Charlene deGuzman says chronicling her struggles with sex and love addiction in front of cameras saved her life.
The 34-year-old actress, whose new movie “Unlovable” is based on her personal experiences with the condition, wrote a moving script, gathered the funds and played the lead role herself after receiving the unambiguous encouragement of filmmaker Mark Duplass, who told her the script needed to see the light.
“I think there’s one perspective of sex addiction in films,” deGuzman told Fox News. “But it’s important to show sex and love addiction, which is more of a dependency and attachment issue. For me, it was pursuing unavailable men. And that desperate need for validation, anything to get that hit of validation because of this strong hunger for love that I wasn’t giving myself. That’s the perspective I wanted to show because it’s [one] that is shared by so many people, men and women.”
“Unlovable” tells the story of Joy (deGuzman) a sex and love-addicted woman who discovers what real intimacy is when she starts making music with a reclusive man named Jim (John Hawkes). “Unlovable” also stars Academy Award-winning actress Melissa Leo as Joy’s sponsor.
DeGuzman admitted she has always known there was something different about her. However, it wasn’t until 2015 when deGuzman realized she truly needed help.
“I was always jumping from boy to boy,” she explained. “I had my first boyfriend when I was 12. And then I had never been alone since then… I actually started recovery from sex and love addiction because I was trying to save a relationship. And I thought, maybe if I join this program, I would get better and the relationship would get better. So I had no contact with this boyfriend for four months. Then I went back to him. I had sex with him. And then he went MIA like he always does.”
It was at that moment when deGuzman felt so broken and unlovable, she lost the will to live.
“I wanted to kill myself because I felt so horrible,” she said. “I felt so much pain. I couldn’t believe I was here yet again. And that was the day I really was trying to kill myself. And then after hours of pacing around in my apartment, trying to decide how I was going to do this, he called finally. Just seeing his name and picture on my screen, I felt the pain and anguish I’ve been feeling dissipate from my body immediately… It was at that moment I realized how sick I really was. And that’s when I started taking recovery seriously.”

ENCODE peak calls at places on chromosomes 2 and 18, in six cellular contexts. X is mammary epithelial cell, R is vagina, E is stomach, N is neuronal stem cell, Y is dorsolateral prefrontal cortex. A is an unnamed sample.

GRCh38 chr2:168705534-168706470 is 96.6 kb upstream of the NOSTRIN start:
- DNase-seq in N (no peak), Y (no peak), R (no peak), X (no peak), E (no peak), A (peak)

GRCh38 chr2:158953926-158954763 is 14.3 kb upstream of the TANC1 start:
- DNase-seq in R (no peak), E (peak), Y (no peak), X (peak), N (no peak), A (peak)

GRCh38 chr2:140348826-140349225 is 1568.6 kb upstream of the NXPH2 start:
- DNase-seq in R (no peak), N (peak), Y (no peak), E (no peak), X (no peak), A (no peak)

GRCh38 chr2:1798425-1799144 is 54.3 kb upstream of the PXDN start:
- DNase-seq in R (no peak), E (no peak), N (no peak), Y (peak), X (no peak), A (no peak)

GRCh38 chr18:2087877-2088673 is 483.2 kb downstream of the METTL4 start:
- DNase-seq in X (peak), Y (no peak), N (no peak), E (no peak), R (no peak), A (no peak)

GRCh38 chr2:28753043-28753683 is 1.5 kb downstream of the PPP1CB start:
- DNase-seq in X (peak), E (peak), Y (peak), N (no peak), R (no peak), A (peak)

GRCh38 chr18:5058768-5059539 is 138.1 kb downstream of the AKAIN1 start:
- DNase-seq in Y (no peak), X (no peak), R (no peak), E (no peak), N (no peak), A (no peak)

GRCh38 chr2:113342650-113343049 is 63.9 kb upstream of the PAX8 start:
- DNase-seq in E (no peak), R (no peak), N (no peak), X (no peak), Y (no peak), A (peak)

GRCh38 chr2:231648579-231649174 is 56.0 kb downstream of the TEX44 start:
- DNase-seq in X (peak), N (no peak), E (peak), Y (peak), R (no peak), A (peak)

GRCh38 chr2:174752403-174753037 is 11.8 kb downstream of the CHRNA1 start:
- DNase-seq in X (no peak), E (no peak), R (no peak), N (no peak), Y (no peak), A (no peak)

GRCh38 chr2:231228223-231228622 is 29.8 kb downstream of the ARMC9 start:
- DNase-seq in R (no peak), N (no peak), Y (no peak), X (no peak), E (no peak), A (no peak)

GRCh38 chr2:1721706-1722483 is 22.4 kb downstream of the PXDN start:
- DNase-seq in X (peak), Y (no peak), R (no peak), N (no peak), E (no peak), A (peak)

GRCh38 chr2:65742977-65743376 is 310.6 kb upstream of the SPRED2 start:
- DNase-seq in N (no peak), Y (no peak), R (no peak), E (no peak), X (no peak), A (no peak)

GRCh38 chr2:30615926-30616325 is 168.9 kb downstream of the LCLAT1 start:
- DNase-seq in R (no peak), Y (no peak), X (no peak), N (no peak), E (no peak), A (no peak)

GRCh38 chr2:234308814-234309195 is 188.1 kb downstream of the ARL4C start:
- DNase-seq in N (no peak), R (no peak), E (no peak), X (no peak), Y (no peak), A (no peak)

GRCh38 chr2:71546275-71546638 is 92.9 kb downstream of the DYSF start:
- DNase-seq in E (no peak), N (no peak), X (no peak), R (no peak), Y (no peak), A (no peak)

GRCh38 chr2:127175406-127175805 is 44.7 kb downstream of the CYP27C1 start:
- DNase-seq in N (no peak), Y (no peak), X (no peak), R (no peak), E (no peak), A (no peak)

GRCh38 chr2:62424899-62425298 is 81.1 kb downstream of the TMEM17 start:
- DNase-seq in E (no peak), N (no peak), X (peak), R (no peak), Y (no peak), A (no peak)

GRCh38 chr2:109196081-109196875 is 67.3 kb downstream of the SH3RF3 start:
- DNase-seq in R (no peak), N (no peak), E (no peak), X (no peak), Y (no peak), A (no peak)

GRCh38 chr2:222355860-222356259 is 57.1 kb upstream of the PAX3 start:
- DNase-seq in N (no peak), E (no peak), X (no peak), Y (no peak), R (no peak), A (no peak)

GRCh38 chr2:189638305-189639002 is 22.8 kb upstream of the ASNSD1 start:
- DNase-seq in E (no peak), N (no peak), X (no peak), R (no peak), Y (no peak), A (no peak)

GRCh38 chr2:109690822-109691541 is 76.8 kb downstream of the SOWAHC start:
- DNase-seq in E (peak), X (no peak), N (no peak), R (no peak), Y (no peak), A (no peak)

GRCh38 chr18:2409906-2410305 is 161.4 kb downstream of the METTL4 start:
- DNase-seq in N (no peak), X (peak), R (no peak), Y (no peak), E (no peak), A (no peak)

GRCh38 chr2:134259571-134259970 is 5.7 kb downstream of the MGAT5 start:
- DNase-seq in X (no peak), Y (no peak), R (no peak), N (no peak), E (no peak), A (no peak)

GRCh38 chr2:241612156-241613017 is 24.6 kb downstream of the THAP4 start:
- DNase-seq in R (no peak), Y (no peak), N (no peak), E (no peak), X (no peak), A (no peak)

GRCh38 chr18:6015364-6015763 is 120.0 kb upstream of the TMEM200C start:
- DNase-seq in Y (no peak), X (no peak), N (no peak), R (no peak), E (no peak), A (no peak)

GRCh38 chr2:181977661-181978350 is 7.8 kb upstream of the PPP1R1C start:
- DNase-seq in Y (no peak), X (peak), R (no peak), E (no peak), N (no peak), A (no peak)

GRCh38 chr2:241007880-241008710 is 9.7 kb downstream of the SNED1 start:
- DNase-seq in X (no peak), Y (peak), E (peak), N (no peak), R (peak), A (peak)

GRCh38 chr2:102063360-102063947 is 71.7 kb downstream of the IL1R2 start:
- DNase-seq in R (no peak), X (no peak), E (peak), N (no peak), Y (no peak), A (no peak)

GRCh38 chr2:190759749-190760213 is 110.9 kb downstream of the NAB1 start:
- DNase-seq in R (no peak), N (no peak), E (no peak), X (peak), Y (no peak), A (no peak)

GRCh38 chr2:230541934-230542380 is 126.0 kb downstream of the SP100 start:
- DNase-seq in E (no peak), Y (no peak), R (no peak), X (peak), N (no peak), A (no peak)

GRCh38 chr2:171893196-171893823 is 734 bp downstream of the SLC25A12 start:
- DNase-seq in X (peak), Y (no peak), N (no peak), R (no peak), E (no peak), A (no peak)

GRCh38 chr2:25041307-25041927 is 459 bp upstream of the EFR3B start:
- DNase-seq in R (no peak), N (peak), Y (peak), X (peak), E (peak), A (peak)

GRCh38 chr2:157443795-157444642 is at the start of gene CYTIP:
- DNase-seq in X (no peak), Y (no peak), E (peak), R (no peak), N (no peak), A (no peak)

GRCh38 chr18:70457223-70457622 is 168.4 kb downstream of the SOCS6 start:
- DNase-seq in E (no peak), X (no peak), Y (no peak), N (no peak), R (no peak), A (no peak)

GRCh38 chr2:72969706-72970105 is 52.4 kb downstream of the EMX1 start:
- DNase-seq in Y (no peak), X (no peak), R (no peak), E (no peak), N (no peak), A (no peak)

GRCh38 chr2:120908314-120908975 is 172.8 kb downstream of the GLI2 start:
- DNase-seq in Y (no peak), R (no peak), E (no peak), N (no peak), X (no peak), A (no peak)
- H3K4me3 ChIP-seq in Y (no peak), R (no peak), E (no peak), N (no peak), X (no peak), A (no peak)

DeGuzman said it took her nearly two years to write “Unlovable” while she sought help through a 12-step recovery program. And while being candid about her addictions felt liberating, filming proved to be challenging at times.
“There were definitely a few days where I was triggered,” she said. “Some of the sex scenes. I needed to just take a moment and cry and breathe. But what kept me going was taking deep breaths and remembering why I wanted to make this and why I wanted to help people. So it was actually very healing to do this… It was helping me with my own recovery. I was still in recovery when we were making this film.”
DeGuzman said her family hasn’t seen the film, but added they’re supportive from “afar.” Still, she’s grateful many strangers have reached out to her about their own experiences with sex and love addiction.
“It’s been so great,” she said. “Ever since I started sharing my story, people have gone up to me… It’s been really fulfilling to connect with other people. It really puts a value to everything I’ve experienced.”
DeGuzman also credited her time participating in a 12-step program to helping her realize the importance of speaking publicly about a taboo subject that is often glamorized by Hollywood and told from a man’s perspective.
“When I started recovery, something that was very powerful for me and helped me with my healing was being in this room with all those other people,” she said. “And there were all kinds of people. All walks of life. All ages. It really made me feel less alone. I thought when I was experiencing this, I must have been crazy and broken and unlovable. I never knew I wasn’t alone in this. So many people have stories similar to mine.”
“Unlovable,” which premiered at the SXSW film conference in Austin of this year, has already received praised by film critics. DeGuzman also shared she’s been in “a healthy partnership” for nearly three years and hasn’t acted out since that fateful day she considered taking her own life.
These days, deGuzman said she’s only getting warmed up.
“I really want to help get rid of the shame and stigma around addiction,” she said. “If we talk about it more, people heal. But if we keep it as this taboo thing people aren’t allowed to talk about, then people are going to continue to suffer…. I felt it was really important for me to share this and bring awareness so that other people could feel less alone.”
Orion Classics will release "Unlovable" in theaters on Nov. 1 and on VOD and Digital HD on Nov. 2.